Earnings from tourism have become very significant to the balance of payments. Last year, tourist earnings of US$3.7 billion offset 41 percent of the trade deficit of US$9.1 billion. They were one third the value of total merchandise export earnings and exceeded export earnings from total agricultural exports and all industrial export items except garments. [...]


Tourist earnings significant to balance of payments: Concerns and challenges in tourist development


Earnings from tourism have become very significant to the balance of payments. Last year, tourist earnings of US$3.7 billion offset 41 percent of the trade deficit of US$9.1 billion. They were one third the value of total merchandise export earnings and exceeded export earnings from total agricultural exports and all industrial export items except garments.

While earnings from tourism could become an even more significant support to the balance of payments, the industry could face serious challenges that could setback the expansion of tourism. These concerns need to be addressed to ensure that the goose that lays the golden eggs is not killed.

Growth in tourism
Tourist arrivals have been increasing since the end of the war in 2009. Less than half a million tourists visited the country in 2009. It increased threefold to 1.5 million by 2014.This increasing trend accelerated after the new regime took over in January 2015. In 2015, 1.8 million tourists brought in US$2.9 billion and in 2016 over 2 million tourists visited the country and earnings from tourism increased to a record 3.7 billion.

In spite of these favourable developments, there are possible setbacks to the industry that must be heeded. It is the end of the war in 2009 and subsequent peaceful conditions that was a turning point in tourism. The improvement in law and order since 2015 was significant in boosting tourism further.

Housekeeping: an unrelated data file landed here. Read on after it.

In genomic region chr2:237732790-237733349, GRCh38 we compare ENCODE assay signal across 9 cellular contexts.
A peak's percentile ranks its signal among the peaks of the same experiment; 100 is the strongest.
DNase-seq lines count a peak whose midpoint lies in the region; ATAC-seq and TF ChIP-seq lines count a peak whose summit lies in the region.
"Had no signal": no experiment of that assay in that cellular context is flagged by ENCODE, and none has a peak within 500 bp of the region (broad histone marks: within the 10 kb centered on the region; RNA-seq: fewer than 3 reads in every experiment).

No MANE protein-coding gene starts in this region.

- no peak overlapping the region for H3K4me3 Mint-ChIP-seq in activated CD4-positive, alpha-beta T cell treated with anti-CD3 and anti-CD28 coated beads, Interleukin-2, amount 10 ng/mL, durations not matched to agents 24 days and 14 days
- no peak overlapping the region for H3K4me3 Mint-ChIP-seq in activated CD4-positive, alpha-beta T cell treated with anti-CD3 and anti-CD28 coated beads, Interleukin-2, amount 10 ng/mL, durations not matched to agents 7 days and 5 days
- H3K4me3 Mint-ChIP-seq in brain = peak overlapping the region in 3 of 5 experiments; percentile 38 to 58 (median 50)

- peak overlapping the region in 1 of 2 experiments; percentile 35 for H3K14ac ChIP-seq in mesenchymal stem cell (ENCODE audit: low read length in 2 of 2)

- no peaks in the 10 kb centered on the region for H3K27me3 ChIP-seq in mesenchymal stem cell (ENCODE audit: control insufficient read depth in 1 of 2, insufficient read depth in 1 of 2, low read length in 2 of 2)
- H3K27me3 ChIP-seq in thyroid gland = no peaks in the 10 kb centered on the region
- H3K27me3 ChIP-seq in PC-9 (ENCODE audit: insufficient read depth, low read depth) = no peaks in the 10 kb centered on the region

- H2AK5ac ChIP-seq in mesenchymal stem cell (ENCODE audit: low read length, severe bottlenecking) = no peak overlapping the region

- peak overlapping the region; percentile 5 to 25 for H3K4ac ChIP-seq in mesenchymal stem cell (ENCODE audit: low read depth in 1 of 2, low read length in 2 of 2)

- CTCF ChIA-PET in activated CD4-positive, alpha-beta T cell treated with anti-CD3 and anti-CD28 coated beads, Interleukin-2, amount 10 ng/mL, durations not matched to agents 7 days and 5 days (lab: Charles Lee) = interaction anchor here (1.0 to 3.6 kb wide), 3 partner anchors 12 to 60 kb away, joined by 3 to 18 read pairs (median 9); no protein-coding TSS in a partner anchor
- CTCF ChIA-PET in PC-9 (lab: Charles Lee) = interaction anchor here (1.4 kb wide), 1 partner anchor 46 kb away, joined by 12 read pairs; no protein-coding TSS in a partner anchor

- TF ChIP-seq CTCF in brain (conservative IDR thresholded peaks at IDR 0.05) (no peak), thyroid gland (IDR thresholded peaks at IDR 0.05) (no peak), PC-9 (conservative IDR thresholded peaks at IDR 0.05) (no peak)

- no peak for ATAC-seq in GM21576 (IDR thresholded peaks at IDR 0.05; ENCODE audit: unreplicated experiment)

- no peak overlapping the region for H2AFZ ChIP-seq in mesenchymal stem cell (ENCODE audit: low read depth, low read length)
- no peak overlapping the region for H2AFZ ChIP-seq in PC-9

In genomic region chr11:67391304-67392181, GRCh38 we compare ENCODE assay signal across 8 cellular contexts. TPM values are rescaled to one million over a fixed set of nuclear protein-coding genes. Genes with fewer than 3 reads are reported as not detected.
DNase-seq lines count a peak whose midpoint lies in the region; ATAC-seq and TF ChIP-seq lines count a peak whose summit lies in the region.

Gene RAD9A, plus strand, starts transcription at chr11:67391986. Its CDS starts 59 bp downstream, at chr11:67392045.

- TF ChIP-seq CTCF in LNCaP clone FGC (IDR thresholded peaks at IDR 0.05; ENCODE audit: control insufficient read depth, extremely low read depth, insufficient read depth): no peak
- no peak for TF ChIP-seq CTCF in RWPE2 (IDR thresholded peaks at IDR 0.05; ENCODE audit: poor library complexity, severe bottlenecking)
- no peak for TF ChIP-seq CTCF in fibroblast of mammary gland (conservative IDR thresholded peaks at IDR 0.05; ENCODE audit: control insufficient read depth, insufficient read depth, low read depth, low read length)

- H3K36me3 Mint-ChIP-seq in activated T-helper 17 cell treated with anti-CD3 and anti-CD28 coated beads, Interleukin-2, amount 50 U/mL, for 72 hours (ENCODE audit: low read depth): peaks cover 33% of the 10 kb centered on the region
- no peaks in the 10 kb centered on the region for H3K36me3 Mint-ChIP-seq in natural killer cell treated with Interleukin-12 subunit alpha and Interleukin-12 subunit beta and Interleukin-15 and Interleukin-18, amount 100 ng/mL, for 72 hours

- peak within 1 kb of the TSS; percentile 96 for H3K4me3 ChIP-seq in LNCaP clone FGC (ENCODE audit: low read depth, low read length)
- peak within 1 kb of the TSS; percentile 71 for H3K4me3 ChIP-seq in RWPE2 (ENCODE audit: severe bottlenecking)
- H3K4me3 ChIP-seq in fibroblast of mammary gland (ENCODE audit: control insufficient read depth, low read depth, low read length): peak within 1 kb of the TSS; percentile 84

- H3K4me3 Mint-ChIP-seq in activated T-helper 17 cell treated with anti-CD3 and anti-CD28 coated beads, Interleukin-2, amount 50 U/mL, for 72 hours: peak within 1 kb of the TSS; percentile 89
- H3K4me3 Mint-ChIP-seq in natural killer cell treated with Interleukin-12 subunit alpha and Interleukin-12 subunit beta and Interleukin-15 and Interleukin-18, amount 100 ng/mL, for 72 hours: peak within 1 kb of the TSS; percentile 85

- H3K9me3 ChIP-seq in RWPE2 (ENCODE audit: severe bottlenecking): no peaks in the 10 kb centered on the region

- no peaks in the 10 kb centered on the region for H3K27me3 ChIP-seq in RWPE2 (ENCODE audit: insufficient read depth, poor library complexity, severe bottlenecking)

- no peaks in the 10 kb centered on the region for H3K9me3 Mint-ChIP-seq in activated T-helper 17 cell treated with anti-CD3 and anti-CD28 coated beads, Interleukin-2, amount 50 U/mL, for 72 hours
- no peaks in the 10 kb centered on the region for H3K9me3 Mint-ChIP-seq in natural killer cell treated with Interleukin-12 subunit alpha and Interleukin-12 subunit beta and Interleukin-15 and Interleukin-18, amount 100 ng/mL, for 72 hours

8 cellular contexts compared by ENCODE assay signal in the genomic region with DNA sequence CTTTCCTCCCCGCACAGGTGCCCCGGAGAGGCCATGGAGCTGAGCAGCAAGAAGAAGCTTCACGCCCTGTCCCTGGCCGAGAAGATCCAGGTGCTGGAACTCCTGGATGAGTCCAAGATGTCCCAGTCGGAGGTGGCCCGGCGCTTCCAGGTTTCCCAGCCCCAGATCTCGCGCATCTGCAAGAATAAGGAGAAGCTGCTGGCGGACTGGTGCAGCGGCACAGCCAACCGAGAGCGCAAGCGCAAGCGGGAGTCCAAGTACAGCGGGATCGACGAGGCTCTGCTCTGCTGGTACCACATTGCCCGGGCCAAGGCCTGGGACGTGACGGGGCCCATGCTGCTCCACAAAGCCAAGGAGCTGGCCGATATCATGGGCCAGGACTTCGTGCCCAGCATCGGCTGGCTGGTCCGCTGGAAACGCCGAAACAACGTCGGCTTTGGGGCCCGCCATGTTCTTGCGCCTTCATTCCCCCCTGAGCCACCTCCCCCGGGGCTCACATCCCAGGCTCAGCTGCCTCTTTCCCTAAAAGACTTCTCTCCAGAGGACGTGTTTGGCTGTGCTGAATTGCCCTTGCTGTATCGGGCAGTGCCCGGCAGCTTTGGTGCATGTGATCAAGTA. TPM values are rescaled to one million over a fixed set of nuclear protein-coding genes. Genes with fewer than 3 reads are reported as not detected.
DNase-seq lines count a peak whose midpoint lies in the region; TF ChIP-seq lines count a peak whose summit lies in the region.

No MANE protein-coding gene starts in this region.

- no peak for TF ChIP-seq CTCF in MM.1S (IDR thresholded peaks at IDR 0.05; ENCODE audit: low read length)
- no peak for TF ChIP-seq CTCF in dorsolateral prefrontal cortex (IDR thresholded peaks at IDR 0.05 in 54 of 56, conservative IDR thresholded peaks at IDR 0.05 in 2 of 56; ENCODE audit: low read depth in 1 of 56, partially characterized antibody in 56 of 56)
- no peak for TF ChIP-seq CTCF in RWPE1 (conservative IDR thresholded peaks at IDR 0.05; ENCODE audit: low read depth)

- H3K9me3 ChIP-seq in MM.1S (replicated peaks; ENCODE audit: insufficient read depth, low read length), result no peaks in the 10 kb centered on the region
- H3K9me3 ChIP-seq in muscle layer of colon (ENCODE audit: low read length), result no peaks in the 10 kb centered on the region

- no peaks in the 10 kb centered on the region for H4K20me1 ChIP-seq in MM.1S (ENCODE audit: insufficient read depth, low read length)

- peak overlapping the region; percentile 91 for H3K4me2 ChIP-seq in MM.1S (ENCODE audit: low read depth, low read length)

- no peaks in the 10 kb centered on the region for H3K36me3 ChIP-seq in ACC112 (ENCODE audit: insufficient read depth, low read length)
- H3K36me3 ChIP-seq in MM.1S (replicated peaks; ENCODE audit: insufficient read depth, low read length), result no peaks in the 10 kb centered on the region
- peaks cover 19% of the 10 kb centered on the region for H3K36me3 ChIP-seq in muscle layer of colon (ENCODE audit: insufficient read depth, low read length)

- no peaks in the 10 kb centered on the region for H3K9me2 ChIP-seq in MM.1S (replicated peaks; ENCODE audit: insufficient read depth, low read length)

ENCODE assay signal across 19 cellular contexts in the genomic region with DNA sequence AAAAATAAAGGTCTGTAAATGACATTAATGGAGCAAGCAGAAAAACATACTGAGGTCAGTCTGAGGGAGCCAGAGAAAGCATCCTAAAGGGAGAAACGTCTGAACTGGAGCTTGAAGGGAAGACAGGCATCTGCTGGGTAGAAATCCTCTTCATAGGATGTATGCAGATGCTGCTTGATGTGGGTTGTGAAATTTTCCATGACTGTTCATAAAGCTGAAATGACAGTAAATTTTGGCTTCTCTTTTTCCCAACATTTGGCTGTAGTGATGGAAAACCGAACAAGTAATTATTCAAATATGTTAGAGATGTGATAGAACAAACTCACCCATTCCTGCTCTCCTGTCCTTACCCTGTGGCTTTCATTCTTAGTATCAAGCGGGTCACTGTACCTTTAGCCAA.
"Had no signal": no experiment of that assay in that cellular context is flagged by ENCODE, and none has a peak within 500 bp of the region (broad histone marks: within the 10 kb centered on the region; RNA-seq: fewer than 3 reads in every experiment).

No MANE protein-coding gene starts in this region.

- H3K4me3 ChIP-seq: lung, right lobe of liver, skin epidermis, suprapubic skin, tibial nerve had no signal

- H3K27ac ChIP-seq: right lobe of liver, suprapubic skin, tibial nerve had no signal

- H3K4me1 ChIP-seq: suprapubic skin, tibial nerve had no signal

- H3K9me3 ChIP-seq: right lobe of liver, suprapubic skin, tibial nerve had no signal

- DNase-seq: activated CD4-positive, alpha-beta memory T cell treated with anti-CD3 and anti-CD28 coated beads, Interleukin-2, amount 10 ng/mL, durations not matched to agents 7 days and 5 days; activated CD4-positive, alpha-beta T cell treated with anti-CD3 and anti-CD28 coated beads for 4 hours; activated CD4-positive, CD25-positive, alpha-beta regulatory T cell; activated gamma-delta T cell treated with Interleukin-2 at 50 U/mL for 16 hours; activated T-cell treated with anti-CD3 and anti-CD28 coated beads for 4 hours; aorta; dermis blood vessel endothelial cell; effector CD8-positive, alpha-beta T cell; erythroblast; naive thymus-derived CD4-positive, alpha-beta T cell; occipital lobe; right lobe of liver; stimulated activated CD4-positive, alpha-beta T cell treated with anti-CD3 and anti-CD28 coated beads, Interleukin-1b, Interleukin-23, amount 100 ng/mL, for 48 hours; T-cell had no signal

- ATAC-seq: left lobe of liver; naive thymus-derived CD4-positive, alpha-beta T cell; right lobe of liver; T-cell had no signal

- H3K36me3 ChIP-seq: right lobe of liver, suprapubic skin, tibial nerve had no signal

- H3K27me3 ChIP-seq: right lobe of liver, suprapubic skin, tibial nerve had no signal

Many favourite tourist destinations have suffered almost irreversible setbacks owing to insecure conditions. Indonesia, Thailand and Egypt are illustrative of setbacks owing to security concerns. In the aftermath of the July 1983 ethnic violence, terrorism and the civil war caused what a pioneer hotelier Herbert Cooray has described as the ‚Äúdarkest years for tourism‚ÄĚ.

It is important to ensure there are no outbursts of ethnic violence. Any causes of violence should be eliminated. Law and order and vigilance that ensures the security of tourists is essential

There are several serious concerns that must be addressed to retain the country’s attractiveness as a tourist destination. Foremost among these are environmental concerns, health hazards, pollution and lesser attractiveness of game parks and scenic locations. These could deter tourists from coming to Sri Lanka.

Atmospheric pollution in some key tourist destinations could be a severe threat. One of the country’s prime destinations, Kandy is a highly polluted city, in fact the most polluted city in Sri Lanka. If this is known to tourists they may not only avoid Kandy, but not visit the country as well.

Noise pollution in quiet beautiful scenic locations has made these unattractive. If word spreads about the widespread noise pollution in the country by blaring loud speakers day and night, it could reduce the attractiveness of some of the most scenic locations in the country.

The atrocious story of the Meetotamulla garbage dump collapse could create a wrong image of the country’s cleanliness, when in fact most of the country is clean. The worldwide publicity to this calamity could prejudice intended tourists. Similarly the rubbish strewn on beaches destroys the beauty of these lovely locations.